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Home | FEHB - Health Benefits | FEHB Premium Conversion

FEHB Premium Conversion

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FEHB premium conversion is a tax benefit.  It allows you to allot a portion of your pay to your employer, who will in turn use that amount to pay your contribution for FEHB coverage. 

This allotment is made on a pre-tax basis, which means that the money is not subject to federal income, Medicare, or Social Security taxes, and in most cases, state and local taxes.  The allotment reduces your taxable income, so less tax is withheld, and your paycheck is larger.

Who is Eligible

You are eligible to have your FEHB premiums paid under the premium conversion plan when:

  • you are an employee of the Executive Branch of the Federal Government;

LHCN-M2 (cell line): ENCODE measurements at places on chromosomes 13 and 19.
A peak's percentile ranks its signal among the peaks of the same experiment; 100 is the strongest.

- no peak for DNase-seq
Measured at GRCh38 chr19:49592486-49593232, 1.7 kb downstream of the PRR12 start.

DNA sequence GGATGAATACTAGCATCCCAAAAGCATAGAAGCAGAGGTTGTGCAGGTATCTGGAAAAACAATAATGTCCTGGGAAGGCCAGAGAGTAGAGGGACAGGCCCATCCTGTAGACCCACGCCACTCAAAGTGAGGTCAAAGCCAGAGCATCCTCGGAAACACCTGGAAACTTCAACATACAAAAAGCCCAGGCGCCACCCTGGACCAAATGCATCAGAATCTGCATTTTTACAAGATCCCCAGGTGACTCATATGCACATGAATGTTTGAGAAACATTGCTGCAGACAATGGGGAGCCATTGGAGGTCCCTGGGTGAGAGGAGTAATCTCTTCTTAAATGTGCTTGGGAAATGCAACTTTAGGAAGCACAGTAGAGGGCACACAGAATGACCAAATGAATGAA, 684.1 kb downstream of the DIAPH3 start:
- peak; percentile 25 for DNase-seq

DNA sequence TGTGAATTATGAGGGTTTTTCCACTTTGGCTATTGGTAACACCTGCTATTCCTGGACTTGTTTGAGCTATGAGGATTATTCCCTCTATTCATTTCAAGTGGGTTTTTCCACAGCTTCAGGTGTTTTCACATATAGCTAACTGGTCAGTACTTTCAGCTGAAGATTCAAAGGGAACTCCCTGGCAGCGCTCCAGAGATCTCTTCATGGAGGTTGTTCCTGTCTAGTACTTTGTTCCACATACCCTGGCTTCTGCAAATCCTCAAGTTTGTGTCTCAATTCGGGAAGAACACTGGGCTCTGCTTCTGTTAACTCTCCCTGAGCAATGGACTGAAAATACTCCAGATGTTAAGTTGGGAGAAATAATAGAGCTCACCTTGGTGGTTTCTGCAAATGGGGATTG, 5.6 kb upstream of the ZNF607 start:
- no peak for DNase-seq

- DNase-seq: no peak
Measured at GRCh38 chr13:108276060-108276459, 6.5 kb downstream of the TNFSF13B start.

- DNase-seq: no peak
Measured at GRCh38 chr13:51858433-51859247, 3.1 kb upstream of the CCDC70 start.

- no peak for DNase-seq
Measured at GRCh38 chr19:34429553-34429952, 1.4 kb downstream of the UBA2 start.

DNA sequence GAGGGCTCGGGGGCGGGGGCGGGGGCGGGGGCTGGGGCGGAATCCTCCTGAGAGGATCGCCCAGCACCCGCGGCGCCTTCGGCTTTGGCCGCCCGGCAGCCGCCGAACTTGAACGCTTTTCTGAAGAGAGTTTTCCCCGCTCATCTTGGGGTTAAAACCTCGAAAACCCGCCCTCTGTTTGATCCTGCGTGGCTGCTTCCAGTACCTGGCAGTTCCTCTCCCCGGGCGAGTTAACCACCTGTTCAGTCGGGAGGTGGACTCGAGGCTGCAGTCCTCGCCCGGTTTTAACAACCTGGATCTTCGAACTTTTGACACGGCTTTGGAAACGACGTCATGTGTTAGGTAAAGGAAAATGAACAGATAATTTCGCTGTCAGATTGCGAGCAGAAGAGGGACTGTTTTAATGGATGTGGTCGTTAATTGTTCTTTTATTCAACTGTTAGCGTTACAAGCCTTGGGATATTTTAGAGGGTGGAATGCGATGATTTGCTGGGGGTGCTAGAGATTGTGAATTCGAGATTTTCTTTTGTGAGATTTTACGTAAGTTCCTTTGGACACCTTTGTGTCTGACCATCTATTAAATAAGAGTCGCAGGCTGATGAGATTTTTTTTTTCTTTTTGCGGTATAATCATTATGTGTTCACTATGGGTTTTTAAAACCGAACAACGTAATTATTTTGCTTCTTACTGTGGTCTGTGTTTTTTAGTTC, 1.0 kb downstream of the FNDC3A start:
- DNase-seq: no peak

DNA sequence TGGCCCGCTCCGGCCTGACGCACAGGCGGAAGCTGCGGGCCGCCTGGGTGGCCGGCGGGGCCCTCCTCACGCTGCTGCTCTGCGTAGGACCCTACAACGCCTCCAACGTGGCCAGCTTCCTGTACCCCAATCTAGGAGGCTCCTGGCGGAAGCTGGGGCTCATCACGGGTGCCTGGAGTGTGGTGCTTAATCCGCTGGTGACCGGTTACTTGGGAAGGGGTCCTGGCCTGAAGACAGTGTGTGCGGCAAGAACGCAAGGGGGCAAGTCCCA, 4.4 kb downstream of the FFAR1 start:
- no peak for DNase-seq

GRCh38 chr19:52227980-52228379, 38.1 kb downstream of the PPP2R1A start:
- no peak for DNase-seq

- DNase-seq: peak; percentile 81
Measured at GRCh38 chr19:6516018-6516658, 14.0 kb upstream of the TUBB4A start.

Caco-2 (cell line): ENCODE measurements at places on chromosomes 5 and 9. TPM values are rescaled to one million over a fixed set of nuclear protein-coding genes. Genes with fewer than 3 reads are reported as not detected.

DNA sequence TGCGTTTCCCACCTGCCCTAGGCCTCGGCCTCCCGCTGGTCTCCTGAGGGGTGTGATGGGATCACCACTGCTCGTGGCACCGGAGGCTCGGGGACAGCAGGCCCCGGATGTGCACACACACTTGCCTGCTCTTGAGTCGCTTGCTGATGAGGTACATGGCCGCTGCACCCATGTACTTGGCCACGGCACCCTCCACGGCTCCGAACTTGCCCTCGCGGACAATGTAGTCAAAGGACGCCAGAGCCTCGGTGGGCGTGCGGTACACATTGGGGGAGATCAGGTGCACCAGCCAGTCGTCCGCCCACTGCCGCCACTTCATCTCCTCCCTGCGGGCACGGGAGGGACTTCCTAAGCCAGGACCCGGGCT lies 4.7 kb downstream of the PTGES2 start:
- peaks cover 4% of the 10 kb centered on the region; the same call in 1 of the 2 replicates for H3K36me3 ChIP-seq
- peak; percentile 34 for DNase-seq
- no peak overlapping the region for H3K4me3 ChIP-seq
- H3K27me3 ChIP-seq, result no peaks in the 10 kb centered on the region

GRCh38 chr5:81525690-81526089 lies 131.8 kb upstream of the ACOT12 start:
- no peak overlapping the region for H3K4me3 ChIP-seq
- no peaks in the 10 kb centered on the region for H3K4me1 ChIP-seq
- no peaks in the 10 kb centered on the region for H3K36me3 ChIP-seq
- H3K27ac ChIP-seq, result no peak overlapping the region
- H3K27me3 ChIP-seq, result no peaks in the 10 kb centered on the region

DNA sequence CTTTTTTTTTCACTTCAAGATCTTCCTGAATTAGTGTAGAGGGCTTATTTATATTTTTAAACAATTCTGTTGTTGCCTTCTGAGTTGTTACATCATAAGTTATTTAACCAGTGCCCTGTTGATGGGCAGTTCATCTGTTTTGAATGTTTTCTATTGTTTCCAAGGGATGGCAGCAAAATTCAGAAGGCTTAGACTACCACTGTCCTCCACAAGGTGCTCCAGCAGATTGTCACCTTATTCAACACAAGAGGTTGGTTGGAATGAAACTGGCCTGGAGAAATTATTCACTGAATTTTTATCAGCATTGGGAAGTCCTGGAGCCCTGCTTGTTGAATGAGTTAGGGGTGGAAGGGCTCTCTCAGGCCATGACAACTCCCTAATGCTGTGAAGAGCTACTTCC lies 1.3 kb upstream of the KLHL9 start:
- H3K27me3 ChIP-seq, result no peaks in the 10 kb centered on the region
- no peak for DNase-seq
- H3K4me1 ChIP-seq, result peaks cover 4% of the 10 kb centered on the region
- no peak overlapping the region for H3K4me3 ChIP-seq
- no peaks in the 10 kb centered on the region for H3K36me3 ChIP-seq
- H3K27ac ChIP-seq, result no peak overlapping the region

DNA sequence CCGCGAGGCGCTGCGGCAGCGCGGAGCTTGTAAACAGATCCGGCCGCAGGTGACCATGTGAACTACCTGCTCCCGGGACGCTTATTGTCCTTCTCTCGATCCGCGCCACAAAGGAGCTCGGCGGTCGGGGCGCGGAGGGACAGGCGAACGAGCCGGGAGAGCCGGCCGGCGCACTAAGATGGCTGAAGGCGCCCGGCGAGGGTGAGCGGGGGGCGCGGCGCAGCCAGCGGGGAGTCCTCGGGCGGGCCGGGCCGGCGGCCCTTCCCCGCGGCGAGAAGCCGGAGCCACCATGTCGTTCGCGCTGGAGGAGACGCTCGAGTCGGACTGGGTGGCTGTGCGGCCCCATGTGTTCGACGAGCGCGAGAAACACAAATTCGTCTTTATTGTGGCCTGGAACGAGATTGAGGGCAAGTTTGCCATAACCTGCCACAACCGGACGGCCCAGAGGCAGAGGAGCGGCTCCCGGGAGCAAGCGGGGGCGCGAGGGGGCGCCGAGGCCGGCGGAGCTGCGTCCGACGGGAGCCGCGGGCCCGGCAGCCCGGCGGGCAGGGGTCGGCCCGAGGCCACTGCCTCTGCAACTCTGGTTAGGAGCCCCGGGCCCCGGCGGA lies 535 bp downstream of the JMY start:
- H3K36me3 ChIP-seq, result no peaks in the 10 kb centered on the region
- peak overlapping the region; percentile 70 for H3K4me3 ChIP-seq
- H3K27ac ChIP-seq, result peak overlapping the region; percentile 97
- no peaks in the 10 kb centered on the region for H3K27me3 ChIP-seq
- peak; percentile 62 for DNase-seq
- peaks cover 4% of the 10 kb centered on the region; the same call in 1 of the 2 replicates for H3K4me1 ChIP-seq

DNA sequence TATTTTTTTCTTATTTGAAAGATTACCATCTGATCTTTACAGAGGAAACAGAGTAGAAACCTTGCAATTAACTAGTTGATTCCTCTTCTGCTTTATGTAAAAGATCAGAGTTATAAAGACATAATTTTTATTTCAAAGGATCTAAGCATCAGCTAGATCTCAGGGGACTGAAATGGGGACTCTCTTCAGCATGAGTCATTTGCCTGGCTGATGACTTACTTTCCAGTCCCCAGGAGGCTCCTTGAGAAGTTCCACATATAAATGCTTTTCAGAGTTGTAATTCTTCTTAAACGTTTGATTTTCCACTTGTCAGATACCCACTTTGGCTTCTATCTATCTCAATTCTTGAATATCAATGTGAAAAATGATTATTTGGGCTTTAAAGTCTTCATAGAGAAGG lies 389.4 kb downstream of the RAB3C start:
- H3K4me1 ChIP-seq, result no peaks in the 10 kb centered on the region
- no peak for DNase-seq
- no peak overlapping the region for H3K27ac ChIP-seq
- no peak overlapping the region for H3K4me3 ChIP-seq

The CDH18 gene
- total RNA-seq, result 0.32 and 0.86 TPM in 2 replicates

• your  pay is issued by an Executive Branch agency; and 
  • you participate in the FEHB Program.  

If you are enrolled in the FEHB Program and are employed outside the Executive Branch, or your pay is not issued by an agency of the Executive Branch, you may be eligible if your employer agrees to offer participation in the plan.

If you are an employee paying both your and the Government's share of the premiums, the entire amount deducted from your pay qualifies for premium conversion.

Does Premium Conversion Apply Only to Employees?